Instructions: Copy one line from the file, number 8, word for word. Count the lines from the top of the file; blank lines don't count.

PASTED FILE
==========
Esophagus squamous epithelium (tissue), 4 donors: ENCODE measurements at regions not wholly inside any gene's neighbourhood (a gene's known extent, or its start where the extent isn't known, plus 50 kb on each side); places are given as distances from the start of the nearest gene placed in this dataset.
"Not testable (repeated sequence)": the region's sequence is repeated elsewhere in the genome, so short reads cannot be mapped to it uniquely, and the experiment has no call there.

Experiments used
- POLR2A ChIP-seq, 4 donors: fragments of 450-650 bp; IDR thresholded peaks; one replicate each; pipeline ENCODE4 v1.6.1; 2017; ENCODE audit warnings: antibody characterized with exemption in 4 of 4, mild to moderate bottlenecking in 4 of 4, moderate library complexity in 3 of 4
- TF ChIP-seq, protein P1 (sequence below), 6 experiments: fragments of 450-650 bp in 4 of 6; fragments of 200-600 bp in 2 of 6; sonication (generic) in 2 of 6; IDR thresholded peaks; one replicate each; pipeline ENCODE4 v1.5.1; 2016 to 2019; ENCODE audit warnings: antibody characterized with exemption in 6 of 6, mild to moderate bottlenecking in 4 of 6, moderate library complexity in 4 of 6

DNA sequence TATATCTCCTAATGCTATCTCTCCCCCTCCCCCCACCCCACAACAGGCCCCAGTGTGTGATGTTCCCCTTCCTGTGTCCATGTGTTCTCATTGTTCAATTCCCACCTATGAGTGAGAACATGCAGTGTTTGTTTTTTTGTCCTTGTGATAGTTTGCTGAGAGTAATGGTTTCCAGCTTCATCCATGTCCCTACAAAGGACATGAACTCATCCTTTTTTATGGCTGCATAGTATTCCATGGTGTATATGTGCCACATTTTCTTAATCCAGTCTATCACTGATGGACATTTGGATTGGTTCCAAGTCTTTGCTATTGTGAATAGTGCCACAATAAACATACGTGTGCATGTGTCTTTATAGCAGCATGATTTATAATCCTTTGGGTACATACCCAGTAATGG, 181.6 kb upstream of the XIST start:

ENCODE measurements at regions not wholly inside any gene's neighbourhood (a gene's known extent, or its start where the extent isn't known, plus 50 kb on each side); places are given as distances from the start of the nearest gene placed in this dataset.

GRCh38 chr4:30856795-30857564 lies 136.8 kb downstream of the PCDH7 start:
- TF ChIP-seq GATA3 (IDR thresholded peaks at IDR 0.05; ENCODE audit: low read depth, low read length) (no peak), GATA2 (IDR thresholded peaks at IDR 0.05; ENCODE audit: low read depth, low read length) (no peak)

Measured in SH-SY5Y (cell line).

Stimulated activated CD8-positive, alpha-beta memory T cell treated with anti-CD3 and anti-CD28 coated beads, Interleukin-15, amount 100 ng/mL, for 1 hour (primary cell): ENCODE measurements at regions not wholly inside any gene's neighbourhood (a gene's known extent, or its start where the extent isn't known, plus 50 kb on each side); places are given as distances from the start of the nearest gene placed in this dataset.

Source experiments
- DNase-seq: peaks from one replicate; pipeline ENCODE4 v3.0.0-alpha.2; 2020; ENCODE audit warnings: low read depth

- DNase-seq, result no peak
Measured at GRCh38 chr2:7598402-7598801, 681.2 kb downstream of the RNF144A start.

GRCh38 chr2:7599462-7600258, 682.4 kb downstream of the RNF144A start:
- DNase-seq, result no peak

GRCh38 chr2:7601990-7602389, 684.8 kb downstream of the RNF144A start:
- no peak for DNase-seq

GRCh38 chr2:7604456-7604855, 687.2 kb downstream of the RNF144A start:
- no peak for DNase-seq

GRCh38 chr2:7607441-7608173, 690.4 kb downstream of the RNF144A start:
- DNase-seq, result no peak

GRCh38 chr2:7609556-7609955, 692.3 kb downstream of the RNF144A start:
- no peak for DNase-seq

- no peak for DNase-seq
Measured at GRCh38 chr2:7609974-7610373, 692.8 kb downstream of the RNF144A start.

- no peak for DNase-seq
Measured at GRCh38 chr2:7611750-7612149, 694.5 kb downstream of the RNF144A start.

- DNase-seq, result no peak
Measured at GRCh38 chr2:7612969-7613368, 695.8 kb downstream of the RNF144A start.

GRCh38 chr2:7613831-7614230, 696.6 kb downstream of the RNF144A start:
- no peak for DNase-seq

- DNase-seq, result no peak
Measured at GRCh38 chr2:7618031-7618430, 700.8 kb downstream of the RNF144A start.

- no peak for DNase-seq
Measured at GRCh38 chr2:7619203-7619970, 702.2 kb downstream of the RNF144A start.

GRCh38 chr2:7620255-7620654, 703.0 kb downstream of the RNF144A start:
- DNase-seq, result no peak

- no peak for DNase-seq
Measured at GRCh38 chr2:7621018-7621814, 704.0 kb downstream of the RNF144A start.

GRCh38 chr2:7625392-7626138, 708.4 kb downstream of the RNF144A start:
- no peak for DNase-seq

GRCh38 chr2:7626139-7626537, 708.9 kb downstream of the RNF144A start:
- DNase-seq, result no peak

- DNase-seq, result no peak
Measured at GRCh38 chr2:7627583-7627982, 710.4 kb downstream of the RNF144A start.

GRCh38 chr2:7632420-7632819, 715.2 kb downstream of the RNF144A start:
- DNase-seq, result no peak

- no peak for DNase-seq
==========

GRCh38 chr4:30856795-30857564 lies 136.8 kb downstream of the PCDH7 start: